The last graph (Fig. 10) shows relationship of adsorption with apparent effective porosity of the test rock samples. On the graph there are the same groups of rock samples as in graphs of Figs. 8 and 9. The samples from group F are scattered in cloud without any correlation. On the contrary, the correlation of the samples from group N is significantly strong (R = 0.85). On the graph there is also so called null line which represents trend

0,1 0,001

• R = 0,51

0,01 0,1

Adsorption [wt. %]

Fig. 6. Relationship between absorption and freeze-thaw loss Fig. 7. Relationship between adsorption and freeze-thaw loss

Fig. 8. Relationship between absorption and freeze-thaw loss Fig. 9. Relationship between adsorption and freeze-thaw loss with samples classified into groups F and N with samples classified into groups F and N

.2 0,1 q.

< 0,01

R = 0,84

^Jrcr o Ö

IF, F • O O cSo 8$ O O

/ • • •

0,1 1 10 Apparent effective porosity [wt.% ]

o F • N-Null Line-Trend Line

Fig. 10. Relationship between apparent effective porosity and adsorbed water

Fig. 11. Relationship between apparent effective porosity and adsorbed water portion

line of theoretical correlation of variables, which have correlation with R = 0.51. A high degree of saturation

the same values on both x and y axis of the graph. The closer the real samples are located to the null line, the greater the portion of the pore space in the rock sample is occupied with adsorbed water (the more micropores are present in the sample). It is apparent that rock samples from group N are located closer to the null line than rock samples from group F. It means that at certain portion of adsorbed water that occupies the pore space the water in pores does not freeze. This portion in relation to apparent porosity is shown in the graph of Fig. 11. As can be seen, there is quite sharp and straight border between groups F and N and can be outlined by straight line A. The slope of the line suggests that the portion of the adsorbed water is different for different apparent effective porosity. For example, at the porosity less than 0.3% the water in pores does not freeze, if it contains more than 5% of adsorbed water. On the other hand, according to this graph, if the porosity is 3%, then the content of adsorbed water should be more than 50% of the water present in the rock pores.

7. discussion

As we have mentioned in the introduction, by 1989 in Slovakia the water absorption was one of the crucial limiting criteria for acceptance or rejection of rocks for building industry. However, comparison of the results of tests on water adsorption and freeze-thaw loss (Fig. 6) shows no correlation, as was expected. Some authors [15] presented good relationship between the content of adsorbed water and freeze-thaw loss, but the same correlation performed on our data did not give significant result (Fig. 7). Only low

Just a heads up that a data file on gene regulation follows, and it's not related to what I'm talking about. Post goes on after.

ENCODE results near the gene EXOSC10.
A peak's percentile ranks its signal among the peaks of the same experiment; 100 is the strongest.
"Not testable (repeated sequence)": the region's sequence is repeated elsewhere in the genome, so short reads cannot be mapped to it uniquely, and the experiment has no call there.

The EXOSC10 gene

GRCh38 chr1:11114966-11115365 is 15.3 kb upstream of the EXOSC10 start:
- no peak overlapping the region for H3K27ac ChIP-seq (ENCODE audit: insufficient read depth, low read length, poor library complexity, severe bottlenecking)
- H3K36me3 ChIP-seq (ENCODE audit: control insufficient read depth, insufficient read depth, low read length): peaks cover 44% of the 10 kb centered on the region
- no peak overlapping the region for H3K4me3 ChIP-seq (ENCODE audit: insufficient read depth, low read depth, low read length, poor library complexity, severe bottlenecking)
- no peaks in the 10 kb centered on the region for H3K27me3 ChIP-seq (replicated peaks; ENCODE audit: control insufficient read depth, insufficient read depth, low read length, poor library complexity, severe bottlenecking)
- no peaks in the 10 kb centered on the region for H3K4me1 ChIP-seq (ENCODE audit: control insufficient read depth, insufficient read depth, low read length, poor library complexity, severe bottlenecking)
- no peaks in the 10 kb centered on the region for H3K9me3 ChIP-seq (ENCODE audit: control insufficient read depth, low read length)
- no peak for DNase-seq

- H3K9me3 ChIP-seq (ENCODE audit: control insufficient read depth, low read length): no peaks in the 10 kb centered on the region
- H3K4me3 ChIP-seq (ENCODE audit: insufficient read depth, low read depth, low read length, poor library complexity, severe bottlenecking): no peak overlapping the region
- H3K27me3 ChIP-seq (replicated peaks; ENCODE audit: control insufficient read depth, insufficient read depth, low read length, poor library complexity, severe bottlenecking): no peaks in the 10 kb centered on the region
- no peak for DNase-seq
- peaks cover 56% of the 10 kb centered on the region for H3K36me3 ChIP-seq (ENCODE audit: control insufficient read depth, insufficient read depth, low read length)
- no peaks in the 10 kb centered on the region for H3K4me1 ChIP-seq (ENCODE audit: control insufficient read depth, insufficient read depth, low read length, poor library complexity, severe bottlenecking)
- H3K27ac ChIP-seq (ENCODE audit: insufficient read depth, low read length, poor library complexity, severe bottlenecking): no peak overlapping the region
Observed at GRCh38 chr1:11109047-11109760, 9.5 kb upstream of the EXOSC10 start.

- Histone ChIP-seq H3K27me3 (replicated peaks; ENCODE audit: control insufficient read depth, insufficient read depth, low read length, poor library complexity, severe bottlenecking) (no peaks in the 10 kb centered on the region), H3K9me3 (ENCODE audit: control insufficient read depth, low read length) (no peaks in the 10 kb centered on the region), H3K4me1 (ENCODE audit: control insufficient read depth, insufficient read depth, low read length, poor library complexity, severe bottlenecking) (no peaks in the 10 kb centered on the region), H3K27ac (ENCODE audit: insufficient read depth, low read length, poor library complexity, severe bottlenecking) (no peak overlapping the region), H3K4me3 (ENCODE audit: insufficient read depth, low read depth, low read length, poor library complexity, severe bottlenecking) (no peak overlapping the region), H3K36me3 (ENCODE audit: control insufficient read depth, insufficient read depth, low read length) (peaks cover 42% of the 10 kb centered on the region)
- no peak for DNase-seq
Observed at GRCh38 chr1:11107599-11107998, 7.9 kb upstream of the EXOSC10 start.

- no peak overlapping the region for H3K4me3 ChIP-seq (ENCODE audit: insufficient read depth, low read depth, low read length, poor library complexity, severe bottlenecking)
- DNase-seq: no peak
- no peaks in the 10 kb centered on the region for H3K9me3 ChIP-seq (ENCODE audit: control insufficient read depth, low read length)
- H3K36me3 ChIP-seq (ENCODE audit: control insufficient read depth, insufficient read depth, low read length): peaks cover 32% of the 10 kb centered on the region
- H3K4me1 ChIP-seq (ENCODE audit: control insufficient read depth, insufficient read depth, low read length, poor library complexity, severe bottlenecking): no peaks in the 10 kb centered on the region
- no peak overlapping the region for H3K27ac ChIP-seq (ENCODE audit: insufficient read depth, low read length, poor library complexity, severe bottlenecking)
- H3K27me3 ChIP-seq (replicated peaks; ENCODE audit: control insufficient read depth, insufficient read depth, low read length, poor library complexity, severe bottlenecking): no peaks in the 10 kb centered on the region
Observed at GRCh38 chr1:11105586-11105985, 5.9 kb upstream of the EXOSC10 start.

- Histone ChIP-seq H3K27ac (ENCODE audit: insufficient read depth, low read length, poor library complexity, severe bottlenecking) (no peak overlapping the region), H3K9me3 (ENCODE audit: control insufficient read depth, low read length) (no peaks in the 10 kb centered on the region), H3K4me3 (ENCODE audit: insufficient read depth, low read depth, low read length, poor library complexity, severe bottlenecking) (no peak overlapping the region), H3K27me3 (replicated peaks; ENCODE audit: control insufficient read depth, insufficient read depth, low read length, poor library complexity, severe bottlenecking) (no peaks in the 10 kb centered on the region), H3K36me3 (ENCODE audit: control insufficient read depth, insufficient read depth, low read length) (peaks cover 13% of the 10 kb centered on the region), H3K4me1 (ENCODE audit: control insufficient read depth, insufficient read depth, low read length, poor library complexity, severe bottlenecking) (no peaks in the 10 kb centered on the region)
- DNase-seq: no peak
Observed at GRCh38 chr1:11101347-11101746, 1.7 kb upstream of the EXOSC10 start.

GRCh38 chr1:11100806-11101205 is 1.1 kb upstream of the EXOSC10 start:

is considered to be important in the case of frost damage, but a simple comparison of the degree of saturation with freeze-thaw loss showed no correlation. In our research, data on length change of rock sample after freezing of pore water and data on amount of frozen water in pores were also available, but correlation of these data with freeze-thaw loss gave no correlation either.

After we had applied the results from the calo-rimetric measurements which divided the samples into two groups, F and N, the data on the graphs start to make sense. Distinction between samples with freezing water (F) and without freezing water in pores (N) is significant (Figs. 8 and 9). On both graphs the distribution of samples from group F still did not give any correlations. Distribution of samples from group N shows significant correlation of absorbed water and adsorbed water with freeze-thaw loss (R = 0.77 and R = 0.81, respectively). The correlations mean that in tested rock samples in which water have not frozen the freeze-thaw loss is increasing with increasing content of absorbed water or adsorbed water.

The two correlations in graphs of Figs. 8 and 9 are similar. The similarity is because for the samples from group N there is also a high direct correlation of content of absorbed water with the content of adsorbed water (R = 0.85), which is well documented in graph of Fig. 10. Therefore, it can be assumed that if most or critical portion of water in pores is adsorbed water, then also the absorbed water (which includes adsorbed water) has high correlation with freeze-thaw loss (as illustrated in Fig. 8), or we can say, the adsorbed water in pores makes the correlation with freeze-thaw loss, not the absorbed water itself. After this analysis we can again interpret the meaning of correlations in graphs of Figs. 8 and 9 as: the correlations mean that